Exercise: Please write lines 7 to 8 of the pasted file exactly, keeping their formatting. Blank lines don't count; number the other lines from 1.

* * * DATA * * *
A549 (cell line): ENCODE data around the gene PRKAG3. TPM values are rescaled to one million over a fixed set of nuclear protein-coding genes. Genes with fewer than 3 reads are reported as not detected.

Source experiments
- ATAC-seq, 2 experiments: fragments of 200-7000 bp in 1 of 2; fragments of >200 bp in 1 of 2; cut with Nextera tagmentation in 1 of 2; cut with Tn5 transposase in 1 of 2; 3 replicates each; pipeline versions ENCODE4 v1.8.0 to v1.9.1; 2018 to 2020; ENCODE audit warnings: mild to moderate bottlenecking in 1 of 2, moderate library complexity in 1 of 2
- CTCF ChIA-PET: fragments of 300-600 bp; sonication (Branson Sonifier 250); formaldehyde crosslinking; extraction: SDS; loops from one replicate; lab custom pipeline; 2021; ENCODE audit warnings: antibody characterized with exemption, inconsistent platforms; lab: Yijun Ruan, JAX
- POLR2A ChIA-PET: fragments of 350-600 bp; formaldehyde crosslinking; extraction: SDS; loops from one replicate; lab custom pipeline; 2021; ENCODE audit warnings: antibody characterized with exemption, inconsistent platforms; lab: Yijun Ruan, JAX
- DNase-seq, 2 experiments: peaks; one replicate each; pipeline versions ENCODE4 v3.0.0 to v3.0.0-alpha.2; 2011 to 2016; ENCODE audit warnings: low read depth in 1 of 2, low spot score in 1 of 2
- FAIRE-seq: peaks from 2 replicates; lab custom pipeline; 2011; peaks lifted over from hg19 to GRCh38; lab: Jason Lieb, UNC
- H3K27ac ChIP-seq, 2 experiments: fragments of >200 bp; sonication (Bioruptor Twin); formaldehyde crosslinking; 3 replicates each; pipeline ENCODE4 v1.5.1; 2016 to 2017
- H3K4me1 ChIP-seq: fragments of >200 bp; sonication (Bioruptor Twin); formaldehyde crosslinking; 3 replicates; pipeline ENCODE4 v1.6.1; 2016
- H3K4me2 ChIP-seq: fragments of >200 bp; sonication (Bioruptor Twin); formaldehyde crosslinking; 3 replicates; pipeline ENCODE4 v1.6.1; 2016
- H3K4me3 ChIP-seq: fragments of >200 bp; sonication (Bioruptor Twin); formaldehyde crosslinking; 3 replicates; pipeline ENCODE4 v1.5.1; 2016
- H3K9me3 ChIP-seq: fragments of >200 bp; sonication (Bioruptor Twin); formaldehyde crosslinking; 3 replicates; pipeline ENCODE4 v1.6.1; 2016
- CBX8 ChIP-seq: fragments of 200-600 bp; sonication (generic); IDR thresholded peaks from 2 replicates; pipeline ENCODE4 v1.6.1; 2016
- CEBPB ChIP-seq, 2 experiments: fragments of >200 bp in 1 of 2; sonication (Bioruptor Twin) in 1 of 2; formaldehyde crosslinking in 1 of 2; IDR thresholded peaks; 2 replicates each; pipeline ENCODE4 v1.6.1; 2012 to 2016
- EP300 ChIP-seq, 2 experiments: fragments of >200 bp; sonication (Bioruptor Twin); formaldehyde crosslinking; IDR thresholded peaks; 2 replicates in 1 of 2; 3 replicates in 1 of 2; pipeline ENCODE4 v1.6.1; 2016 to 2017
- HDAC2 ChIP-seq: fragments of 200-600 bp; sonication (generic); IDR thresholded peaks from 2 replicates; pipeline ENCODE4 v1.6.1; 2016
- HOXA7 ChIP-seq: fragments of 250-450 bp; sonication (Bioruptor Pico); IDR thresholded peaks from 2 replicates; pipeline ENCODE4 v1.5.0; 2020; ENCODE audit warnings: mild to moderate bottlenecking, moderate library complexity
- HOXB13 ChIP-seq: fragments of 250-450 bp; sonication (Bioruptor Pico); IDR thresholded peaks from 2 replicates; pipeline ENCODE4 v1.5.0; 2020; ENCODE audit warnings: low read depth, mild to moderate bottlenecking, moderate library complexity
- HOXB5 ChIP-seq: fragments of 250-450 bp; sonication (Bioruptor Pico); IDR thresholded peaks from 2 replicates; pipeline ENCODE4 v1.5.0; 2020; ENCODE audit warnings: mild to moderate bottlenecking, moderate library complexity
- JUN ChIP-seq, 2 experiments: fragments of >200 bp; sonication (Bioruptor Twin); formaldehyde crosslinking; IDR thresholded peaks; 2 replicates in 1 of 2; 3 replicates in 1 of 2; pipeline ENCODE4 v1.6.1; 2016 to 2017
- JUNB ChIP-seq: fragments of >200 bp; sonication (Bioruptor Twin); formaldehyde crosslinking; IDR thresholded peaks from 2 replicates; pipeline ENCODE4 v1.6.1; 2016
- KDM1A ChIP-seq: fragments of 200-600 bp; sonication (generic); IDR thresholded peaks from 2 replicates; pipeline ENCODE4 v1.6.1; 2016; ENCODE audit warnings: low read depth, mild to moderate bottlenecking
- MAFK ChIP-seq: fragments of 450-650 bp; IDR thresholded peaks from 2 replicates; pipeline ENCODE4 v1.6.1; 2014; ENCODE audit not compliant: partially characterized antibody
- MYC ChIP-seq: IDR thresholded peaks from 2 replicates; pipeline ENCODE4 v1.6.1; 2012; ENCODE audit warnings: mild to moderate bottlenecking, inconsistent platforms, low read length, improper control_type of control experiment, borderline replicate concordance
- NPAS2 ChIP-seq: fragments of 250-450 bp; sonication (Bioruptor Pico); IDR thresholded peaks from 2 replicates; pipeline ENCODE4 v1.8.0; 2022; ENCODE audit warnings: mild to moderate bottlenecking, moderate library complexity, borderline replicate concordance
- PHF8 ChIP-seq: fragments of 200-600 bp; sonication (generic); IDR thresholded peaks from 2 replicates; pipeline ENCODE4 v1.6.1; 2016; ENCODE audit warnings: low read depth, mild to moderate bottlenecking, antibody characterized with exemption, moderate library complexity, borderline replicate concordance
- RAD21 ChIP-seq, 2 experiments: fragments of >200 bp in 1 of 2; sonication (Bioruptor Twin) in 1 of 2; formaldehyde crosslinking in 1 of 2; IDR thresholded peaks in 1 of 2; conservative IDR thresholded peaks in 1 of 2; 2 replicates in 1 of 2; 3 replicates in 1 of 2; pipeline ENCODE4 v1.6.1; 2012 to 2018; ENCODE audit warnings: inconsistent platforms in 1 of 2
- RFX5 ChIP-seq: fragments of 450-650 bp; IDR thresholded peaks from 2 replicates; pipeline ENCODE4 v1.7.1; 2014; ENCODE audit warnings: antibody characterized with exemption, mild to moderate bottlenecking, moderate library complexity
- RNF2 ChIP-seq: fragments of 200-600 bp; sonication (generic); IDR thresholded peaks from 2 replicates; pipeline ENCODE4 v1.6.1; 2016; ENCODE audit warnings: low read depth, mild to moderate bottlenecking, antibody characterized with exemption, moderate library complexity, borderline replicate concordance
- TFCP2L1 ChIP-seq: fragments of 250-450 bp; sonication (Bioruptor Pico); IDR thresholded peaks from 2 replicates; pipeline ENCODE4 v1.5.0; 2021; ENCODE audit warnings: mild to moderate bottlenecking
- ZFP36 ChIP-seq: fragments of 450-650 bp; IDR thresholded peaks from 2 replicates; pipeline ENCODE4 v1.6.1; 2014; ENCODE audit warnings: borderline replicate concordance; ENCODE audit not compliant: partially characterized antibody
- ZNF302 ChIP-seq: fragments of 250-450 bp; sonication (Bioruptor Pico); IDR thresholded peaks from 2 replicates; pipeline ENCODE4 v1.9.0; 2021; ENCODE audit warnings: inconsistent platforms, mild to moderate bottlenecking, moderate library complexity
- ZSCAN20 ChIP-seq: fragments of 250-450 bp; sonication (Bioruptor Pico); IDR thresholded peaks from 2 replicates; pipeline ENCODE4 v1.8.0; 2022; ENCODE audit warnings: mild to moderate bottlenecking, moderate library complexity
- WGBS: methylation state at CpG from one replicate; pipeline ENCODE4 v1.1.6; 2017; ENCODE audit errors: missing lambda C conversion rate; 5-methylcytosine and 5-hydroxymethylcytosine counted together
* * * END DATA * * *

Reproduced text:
- FAIRE-seq: peaks from 2 replicates; lab custom pipeline; 2011; peaks lifted over from hg19 to GRCh38; lab: Jason Lieb, UNC
- H3K27ac ChIP-seq, 2 experiments: fragments of >200 bp; sonication (Bioruptor Twin); formaldehyde crosslinking; 3 replicates each; pipeline ENCODE4 v1.5.1; 2016 to 2017